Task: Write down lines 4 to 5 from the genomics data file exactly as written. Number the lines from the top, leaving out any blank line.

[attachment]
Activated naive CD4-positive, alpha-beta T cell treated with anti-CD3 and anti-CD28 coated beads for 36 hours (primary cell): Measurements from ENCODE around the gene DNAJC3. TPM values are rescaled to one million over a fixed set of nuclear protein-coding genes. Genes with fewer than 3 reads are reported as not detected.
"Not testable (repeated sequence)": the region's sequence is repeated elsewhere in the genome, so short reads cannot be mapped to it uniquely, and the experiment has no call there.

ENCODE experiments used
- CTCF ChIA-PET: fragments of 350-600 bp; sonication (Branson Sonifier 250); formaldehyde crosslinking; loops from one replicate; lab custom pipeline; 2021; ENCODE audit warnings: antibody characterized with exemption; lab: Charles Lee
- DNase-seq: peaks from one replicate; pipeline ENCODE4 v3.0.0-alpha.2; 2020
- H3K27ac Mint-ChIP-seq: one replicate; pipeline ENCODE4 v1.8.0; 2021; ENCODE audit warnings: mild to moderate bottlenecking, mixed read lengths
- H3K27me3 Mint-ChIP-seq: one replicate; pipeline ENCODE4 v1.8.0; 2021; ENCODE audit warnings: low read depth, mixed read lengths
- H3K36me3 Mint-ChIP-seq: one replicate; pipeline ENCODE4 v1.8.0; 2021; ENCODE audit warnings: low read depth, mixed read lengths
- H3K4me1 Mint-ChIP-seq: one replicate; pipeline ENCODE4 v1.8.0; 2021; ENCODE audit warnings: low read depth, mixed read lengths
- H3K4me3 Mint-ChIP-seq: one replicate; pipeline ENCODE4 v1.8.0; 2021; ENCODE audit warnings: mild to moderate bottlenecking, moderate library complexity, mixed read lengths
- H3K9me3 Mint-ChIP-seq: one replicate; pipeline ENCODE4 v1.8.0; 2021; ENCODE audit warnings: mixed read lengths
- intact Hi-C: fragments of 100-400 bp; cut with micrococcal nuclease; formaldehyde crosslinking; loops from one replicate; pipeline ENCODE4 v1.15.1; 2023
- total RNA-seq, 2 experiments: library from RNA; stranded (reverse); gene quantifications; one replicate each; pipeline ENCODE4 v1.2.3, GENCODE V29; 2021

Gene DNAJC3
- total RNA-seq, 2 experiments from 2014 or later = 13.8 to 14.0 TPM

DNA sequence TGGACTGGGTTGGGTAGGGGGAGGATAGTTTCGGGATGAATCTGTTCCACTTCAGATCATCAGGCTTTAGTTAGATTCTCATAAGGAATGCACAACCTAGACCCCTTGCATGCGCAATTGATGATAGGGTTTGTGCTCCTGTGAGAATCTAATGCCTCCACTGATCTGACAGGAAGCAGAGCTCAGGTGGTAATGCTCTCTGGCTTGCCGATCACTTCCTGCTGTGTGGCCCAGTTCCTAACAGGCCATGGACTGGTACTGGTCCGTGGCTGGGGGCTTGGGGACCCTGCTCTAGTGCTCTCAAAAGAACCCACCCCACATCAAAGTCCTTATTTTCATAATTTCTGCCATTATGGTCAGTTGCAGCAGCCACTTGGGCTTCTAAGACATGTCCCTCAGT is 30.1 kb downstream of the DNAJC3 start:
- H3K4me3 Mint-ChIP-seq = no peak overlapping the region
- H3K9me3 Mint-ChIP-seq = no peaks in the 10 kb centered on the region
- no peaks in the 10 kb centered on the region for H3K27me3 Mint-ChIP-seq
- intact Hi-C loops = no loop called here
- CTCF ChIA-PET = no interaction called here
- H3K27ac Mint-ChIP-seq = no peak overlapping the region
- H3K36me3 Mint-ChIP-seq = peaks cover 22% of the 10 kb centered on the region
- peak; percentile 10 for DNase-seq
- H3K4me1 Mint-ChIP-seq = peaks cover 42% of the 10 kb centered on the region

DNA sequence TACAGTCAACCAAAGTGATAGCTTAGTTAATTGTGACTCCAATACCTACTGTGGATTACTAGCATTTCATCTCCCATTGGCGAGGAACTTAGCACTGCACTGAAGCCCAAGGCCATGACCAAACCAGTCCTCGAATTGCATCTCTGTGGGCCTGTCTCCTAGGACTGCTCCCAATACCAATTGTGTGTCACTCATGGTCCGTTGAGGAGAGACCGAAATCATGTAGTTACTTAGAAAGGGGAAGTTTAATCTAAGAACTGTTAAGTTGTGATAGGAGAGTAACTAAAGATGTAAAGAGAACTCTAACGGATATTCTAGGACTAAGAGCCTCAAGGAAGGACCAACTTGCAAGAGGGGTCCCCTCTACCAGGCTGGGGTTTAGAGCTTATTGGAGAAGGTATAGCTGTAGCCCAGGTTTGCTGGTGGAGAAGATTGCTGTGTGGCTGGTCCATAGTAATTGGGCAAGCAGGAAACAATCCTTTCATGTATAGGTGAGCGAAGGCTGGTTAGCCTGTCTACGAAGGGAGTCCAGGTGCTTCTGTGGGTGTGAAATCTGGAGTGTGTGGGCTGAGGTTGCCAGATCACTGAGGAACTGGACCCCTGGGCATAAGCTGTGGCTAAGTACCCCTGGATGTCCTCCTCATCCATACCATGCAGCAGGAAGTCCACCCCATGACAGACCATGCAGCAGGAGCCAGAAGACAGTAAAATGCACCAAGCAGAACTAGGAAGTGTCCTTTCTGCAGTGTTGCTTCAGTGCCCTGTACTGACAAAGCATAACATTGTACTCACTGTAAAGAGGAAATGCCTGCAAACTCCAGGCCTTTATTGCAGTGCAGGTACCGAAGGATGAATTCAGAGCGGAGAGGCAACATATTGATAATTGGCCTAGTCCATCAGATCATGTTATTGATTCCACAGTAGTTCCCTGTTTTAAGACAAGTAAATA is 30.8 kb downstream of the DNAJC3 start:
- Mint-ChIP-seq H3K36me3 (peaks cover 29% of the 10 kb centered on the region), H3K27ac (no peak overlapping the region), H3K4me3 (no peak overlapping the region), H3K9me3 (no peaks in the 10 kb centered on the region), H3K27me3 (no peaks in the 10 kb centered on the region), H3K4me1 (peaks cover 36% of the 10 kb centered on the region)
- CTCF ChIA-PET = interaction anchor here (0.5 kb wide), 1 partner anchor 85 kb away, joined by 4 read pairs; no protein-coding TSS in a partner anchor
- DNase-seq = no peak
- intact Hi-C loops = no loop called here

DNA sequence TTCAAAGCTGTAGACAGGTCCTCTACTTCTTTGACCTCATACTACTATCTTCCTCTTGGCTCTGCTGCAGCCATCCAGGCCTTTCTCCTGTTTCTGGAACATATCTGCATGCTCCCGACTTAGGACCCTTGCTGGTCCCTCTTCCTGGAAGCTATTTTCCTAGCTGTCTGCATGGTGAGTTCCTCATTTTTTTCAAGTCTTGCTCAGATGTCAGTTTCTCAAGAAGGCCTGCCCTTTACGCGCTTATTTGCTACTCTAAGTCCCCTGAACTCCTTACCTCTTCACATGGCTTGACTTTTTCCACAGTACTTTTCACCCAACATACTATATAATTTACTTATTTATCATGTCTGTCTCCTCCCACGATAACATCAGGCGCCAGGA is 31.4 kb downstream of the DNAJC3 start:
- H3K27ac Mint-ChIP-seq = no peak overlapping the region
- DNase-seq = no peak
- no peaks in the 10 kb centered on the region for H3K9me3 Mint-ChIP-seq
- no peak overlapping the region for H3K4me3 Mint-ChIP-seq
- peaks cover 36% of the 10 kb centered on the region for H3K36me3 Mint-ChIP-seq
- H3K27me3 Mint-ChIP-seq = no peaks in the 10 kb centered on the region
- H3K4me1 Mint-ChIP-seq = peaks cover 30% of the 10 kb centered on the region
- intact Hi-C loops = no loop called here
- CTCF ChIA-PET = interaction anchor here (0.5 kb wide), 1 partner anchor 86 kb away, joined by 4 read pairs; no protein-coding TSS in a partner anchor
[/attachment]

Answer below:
- CTCF ChIA-PET: fragments of 350-600 bp; sonication (Branson Sonifier 250); formaldehyde crosslinking; loops from one replicate; lab custom pipeline; 2021; ENCODE audit warnings: antibody characterized with exemption; lab: Charles Lee
- DNase-seq: peaks from one replicate; pipeline ENCODE4 v3.0.0-alpha.2; 2020